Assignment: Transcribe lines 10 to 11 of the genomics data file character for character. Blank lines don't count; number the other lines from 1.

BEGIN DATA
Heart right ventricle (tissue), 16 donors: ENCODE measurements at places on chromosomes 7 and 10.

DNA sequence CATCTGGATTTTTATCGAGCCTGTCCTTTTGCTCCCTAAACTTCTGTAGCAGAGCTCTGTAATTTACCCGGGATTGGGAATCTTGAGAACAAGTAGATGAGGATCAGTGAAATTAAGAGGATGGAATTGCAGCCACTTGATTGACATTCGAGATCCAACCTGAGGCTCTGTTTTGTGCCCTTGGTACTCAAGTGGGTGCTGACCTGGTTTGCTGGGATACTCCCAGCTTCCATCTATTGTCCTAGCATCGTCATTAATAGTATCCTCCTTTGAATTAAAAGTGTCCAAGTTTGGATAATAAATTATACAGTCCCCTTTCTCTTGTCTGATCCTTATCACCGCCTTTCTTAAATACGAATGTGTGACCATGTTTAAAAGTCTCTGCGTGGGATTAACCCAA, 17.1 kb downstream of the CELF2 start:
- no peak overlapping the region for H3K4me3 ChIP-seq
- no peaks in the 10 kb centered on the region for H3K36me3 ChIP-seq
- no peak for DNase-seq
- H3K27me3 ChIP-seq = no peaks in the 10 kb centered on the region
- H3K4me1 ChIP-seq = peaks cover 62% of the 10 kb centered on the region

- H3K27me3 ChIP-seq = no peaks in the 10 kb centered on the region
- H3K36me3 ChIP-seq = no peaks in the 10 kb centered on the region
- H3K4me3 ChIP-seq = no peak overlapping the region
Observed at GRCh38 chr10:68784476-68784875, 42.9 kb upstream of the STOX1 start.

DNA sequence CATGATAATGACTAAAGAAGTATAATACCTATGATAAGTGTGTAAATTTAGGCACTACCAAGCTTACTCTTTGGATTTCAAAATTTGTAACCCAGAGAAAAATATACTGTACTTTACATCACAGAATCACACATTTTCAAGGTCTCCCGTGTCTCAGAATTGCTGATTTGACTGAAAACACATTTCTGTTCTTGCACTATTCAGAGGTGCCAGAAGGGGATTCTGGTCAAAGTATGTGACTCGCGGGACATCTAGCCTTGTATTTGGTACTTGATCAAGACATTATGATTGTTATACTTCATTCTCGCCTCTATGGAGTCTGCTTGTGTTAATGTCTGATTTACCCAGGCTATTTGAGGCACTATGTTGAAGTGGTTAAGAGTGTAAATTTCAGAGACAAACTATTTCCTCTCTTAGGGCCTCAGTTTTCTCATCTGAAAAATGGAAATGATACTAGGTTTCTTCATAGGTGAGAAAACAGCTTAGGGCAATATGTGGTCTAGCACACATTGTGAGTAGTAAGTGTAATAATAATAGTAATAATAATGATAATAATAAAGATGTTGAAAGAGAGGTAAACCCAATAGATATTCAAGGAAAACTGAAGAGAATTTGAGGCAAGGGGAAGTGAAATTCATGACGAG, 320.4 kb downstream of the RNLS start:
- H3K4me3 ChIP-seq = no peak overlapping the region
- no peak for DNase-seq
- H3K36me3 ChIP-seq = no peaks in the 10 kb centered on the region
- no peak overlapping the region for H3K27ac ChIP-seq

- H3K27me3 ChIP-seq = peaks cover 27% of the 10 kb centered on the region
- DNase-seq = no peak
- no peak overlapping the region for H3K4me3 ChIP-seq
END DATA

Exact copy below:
- H3K4me3 ChIP-seq = no peak overlapping the region
Observed at GRCh38 chr10:68784476-68784875, 42.9 kb upstream of the STOX1 start.